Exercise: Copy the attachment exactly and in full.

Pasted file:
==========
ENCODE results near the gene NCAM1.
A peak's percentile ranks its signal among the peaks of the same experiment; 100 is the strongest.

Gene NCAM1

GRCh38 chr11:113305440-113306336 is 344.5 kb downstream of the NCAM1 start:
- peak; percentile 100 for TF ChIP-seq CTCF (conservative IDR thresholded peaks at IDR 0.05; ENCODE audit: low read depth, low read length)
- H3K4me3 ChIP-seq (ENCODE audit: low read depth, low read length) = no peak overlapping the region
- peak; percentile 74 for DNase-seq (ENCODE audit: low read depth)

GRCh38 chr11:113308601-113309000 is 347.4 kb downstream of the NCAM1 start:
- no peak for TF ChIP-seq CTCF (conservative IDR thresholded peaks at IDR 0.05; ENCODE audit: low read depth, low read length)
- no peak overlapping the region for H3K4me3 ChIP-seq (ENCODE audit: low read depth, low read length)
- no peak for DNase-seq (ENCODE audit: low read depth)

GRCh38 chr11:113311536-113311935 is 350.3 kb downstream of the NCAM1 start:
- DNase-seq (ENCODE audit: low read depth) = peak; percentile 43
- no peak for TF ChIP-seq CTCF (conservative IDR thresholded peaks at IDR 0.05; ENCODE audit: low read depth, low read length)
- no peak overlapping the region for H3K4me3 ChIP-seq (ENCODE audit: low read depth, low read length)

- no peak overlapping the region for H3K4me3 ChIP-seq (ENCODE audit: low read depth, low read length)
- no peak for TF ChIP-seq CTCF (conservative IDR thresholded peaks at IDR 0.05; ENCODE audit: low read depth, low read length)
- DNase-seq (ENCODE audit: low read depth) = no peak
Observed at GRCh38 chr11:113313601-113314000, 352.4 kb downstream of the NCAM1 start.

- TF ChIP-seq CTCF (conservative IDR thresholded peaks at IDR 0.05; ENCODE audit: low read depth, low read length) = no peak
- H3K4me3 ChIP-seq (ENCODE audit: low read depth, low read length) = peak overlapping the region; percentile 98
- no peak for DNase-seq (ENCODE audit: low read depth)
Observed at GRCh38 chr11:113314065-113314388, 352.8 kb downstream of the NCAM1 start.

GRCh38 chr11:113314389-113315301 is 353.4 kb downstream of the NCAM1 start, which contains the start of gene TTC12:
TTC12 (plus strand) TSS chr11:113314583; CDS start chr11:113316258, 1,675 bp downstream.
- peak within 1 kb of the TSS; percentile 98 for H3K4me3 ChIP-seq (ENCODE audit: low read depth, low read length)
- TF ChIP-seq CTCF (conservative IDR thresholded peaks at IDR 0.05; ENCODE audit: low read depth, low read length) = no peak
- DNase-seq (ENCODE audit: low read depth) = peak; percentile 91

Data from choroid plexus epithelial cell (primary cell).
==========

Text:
ENCODE results near the gene NCAM1.
A peak's percentile ranks its signal among the peaks of the same experiment; 100 is the strongest.

Gene NCAM1

GRCh38 chr11:113305440-113306336 is 344.5 kb downstream of the NCAM1 start:
- peak; percentile 100 for TF ChIP-seq CTCF (conservative IDR thresholded peaks at IDR 0.05; ENCODE audit: low read depth, low read length)
- H3K4me3 ChIP-seq (ENCODE audit: low read depth, low read length) = no peak overlapping the region
- peak; percentile 74 for DNase-seq (ENCODE audit: low read depth)

GRCh38 chr11:113308601-113309000 is 347.4 kb downstream of the NCAM1 start:
- no peak for TF ChIP-seq CTCF (conservative IDR thresholded peaks at IDR 0.05; ENCODE audit: low read depth, low read length)
- no peak overlapping the region for H3K4me3 ChIP-seq (ENCODE audit: low read depth, low read length)
- no peak for DNase-seq (ENCODE audit: low read depth)

GRCh38 chr11:113311536-113311935 is 350.3 kb downstream of the NCAM1 start:
- DNase-seq (ENCODE audit: low read depth) = peak; percentile 43
- no peak for TF ChIP-seq CTCF (conservative IDR thresholded peaks at IDR 0.05; ENCODE audit: low read depth, low read length)
- no peak overlapping the region for H3K4me3 ChIP-seq (ENCODE audit: low read depth, low read length)

- no peak overlapping the region for H3K4me3 ChIP-seq (ENCODE audit: low read depth, low read length)
- no peak for TF ChIP-seq CTCF (conservative IDR thresholded peaks at IDR 0.05; ENCODE audit: low read depth, low read length)
- DNase-seq (ENCODE audit: low read depth) = no peak
Observed at GRCh38 chr11:113313601-113314000, 352.4 kb downstream of the NCAM1 start.

- TF ChIP-seq CTCF (conservative IDR thresholded peaks at IDR 0.05; ENCODE audit: low read depth, low read length) = no peak
- H3K4me3 ChIP-seq (ENCODE audit: low read depth, low read length) = peak overlapping the region; percentile 98
- no peak for DNase-seq (ENCODE audit: low read depth)
Observed at GRCh38 chr11:113314065-113314388, 352.8 kb downstream of the NCAM1 start.

GRCh38 chr11:113314389-113315301 is 353.4 kb downstream of the NCAM1 start, which contains the start of gene TTC12:
TTC12 (plus strand) TSS chr11:113314583; CDS start chr11:113316258, 1,675 bp downstream.
- peak within 1 kb of the TSS; percentile 98 for H3K4me3 ChIP-seq (ENCODE audit: low read depth, low read length)
- TF ChIP-seq CTCF (conservative IDR thresholded peaks at IDR 0.05; ENCODE audit: low read depth, low read length) = no peak
- DNase-seq (ENCODE audit: low read depth) = peak; percentile 91

Data from choroid plexus epithelial cell (primary cell).